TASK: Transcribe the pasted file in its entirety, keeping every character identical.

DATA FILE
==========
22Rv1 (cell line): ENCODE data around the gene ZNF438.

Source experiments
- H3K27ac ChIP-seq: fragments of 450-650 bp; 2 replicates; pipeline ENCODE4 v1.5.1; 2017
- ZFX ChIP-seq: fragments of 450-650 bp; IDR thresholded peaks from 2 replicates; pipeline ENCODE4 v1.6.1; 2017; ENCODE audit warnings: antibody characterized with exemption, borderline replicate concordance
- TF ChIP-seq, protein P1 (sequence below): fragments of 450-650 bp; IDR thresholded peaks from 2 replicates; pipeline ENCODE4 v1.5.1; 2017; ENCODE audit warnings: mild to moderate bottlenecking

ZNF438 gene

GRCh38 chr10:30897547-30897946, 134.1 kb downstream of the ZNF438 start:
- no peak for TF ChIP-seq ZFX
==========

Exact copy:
22Rv1 (cell line): ENCODE data around the gene ZNF438.

Source experiments
- H3K27ac ChIP-seq: fragments of 450-650 bp; 2 replicates; pipeline ENCODE4 v1.5.1; 2017
- ZFX ChIP-seq: fragments of 450-650 bp; IDR thresholded peaks from 2 replicates; pipeline ENCODE4 v1.6.1; 2017; ENCODE audit warnings: antibody characterized with exemption, borderline replicate concordance
- TF ChIP-seq, protein P1 (sequence below): fragments of 450-650 bp; IDR thresholded peaks from 2 replicates; pipeline ENCODE4 v1.5.1; 2017; ENCODE audit warnings: mild to moderate bottlenecking

ZNF438 gene

GRCh38 chr10:30897547-30897946, 134.1 kb downstream of the ZNF438 start:
- no peak for TF ChIP-seq ZFX